More than six months after the Dutch elections took place, a long period of debates, negotiations and incertainty has finally come to an end. The new coalition of center-rightwing parties was sworn in last Thursday the 26th of October. Having Sigrid Kaag of the liberal-democratic party D66 as the new Minister for Foreign Trade and Development Cooperation in the third Rutte government (Rutte III), we can look forward to where the opportunities lie in the new coalition’s plans to make the world fairer and more sustainable. The Coalition Agreement, which tries to build a bridge between the political centre and the centre-right, is a smart piece of work in terms of reaching compromises. In the current international climate of societies progressively growing apart, that is a striking achievement.
Silence can sometimes say more than a thousand words. When colleagues from our partner organisations tell us their stories,* our reaction is often silence; a dejected silence.
The International Service for Human Rights (ISHR) in Geneva has announced that the Brazilian government should take measures to guarantee the security of members of the Forum Suape Social Environmental Space, and of national activists in general, against intimidation from third parties. The ISHR has issued a statement about this after Forum Suape member and attorney Dr. Conceição Lacerda (photo) reported she had been harassed by security guard members of the Industrial and Harbor Complex of Suape (CIPS).
Last week the 11th Round Table on Sustainable Palm Oil was held in Medan , Indonesia. One of the issues central to the discussions was the increasing conflict over land use, especially in Indonesia, but increasingly elsewhere in Asia, Africa and Latin America . The cause: the poorly controlled production of palm oil, a raw material for a wide range of products such as food and cosmetics, and as biofuel as an alternative to fossil fuels.
Both ENDS' deputy director Paul Wolvekamp attended the 10th Dialogue on Forests, Governance and Climate Change which was hosted by the Rights and Resources Initiative (RRI) and Oxfam Novib and took place in The Hague on the 7th of september.
Dutch development bank FMO did not sufficiently take into account the rights of the local population and effects on the environment before approving a $ 25 million loan for the construction of the Barro Blanco dam in Panama. This is not in accordance with FMO’s own standards. This was revealed in the long-awaited report by the independent complaints mechanism (ICM) of the FMO and the German development bank DEG, released on May 29. The report was published in response to a complaint filed by the M-10, the movement representing the affected indigenous Ngöbe population, in May 2014. Both ENDS has been supporting the M-10 in its struggle against the dam for years, and was one of the organisations that supported the complaint.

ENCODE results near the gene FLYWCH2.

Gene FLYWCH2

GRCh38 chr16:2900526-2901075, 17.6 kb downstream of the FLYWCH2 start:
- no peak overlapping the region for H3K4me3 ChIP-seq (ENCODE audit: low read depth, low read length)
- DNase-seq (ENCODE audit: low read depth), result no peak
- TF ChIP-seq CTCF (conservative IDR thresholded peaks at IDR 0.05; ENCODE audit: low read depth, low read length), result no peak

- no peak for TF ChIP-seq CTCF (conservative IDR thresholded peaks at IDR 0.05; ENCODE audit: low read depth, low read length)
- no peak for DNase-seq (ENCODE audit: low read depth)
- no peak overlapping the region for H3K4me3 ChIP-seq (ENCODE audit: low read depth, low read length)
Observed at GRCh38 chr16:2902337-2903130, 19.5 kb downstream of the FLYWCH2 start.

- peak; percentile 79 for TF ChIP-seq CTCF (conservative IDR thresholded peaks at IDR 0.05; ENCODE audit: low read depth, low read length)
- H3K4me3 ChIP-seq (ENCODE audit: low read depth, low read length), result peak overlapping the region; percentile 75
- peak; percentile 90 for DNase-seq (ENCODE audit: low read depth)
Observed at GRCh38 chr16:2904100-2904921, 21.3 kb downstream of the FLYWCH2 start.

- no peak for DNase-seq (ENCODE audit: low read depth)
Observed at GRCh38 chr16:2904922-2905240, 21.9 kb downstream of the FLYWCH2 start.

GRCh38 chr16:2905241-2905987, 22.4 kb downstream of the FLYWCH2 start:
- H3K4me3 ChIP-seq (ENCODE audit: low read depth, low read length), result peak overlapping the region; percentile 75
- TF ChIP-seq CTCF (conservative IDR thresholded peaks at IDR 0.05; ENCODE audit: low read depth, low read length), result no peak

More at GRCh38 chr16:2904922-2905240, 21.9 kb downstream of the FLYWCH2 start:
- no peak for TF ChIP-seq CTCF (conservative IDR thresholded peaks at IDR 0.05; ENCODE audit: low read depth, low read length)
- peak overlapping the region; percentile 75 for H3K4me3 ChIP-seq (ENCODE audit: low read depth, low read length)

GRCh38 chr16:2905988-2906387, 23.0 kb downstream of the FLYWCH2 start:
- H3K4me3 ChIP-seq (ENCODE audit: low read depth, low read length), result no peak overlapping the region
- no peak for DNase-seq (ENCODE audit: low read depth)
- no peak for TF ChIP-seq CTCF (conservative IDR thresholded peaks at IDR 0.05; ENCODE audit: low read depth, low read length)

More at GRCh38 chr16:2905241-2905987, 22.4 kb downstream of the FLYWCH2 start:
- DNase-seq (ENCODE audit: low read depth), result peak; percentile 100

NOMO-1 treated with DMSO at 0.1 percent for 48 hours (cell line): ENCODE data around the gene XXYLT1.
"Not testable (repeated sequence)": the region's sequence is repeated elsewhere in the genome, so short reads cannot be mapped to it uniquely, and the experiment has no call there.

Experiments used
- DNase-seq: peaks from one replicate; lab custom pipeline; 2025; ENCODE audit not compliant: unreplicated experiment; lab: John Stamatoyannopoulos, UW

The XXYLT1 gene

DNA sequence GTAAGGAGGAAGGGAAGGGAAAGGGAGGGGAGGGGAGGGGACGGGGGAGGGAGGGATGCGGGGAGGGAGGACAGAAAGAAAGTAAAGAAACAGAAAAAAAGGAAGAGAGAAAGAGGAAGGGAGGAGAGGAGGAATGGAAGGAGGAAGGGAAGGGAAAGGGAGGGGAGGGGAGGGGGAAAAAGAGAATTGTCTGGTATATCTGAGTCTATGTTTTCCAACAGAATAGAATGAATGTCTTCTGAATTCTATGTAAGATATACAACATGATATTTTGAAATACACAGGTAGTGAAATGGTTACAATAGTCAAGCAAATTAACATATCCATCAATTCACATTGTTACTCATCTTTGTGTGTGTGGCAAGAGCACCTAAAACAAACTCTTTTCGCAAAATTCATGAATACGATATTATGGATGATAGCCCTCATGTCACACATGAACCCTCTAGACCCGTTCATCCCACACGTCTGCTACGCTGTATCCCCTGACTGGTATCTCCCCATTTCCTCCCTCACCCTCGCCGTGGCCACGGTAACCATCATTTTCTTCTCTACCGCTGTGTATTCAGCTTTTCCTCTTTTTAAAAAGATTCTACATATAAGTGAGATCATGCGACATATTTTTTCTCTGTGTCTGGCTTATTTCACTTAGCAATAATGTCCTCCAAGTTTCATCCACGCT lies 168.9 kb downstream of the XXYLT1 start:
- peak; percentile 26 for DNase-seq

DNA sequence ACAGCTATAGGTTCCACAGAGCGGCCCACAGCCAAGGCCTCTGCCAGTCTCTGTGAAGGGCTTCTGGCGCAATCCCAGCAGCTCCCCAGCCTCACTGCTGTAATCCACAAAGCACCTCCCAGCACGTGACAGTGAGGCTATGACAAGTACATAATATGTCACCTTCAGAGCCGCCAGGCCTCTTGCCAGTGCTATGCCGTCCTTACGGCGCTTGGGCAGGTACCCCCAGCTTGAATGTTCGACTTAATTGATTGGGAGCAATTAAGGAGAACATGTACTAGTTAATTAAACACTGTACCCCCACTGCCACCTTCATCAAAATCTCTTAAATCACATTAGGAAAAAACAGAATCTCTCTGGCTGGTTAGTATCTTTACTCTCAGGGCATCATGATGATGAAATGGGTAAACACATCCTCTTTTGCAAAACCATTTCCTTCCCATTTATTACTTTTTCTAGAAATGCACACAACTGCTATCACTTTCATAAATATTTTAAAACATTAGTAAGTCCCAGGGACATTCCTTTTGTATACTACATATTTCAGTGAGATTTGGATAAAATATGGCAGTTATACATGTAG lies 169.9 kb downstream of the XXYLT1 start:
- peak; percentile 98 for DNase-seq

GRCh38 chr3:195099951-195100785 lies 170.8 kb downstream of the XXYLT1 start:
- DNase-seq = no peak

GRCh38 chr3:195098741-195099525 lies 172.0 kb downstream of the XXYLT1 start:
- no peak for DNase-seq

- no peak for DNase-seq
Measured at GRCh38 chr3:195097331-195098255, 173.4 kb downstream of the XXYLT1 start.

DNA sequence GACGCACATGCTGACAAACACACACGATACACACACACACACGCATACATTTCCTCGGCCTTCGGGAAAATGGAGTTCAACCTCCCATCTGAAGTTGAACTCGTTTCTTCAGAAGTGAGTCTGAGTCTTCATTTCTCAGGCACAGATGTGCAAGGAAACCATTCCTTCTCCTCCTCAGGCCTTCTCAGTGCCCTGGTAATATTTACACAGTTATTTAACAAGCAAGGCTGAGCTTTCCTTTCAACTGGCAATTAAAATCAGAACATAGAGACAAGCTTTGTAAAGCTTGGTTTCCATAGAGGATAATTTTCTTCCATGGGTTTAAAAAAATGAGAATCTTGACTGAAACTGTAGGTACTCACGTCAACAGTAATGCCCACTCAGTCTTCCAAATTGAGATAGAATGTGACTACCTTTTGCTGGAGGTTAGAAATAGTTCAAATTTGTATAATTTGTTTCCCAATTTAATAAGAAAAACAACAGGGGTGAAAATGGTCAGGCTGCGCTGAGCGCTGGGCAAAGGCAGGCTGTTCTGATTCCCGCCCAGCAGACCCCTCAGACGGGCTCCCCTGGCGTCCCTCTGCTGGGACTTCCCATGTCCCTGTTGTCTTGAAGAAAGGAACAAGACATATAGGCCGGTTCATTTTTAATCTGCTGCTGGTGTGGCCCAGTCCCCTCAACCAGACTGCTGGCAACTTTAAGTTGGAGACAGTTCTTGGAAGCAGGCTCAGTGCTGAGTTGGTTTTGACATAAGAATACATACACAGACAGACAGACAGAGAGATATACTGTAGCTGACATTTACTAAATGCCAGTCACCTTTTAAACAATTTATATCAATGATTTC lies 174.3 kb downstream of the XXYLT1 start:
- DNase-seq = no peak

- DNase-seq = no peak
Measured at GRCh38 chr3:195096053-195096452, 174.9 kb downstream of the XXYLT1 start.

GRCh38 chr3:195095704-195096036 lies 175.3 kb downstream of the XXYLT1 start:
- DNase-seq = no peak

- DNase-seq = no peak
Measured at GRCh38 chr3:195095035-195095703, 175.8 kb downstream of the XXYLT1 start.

We are deeply shocked about the murder on Dexter Condez, the 26-year-old leader of the Ati tribe, an indigenous group in the Philippines. He was shot dead Friday night February 22nd on the tourist island of Boracay. While no suspects have been arrested, the police thinks the motive could involve a dispute between de Ati tribe and developers over a piece of land. Our sympathy goes to the family, friends and the people he worked with.
Large-scale plans made by governments or companies can often have profound effects on small communities and their environment. Countless people have to move if a dam is built, forests are cleared for new highways, airports or palm oil plantations. Promised compensation is often incomplete or not given at all. For local communities, objecting to such plans is not easy. Nevertheless a community in Uganda has managed to receive fair compensation from the government. Together with the organisations NAPE and AFIEGO, partners of Both ENDS and IUCN NL, the community has persuaded the government to buy new land for those who are forced to move.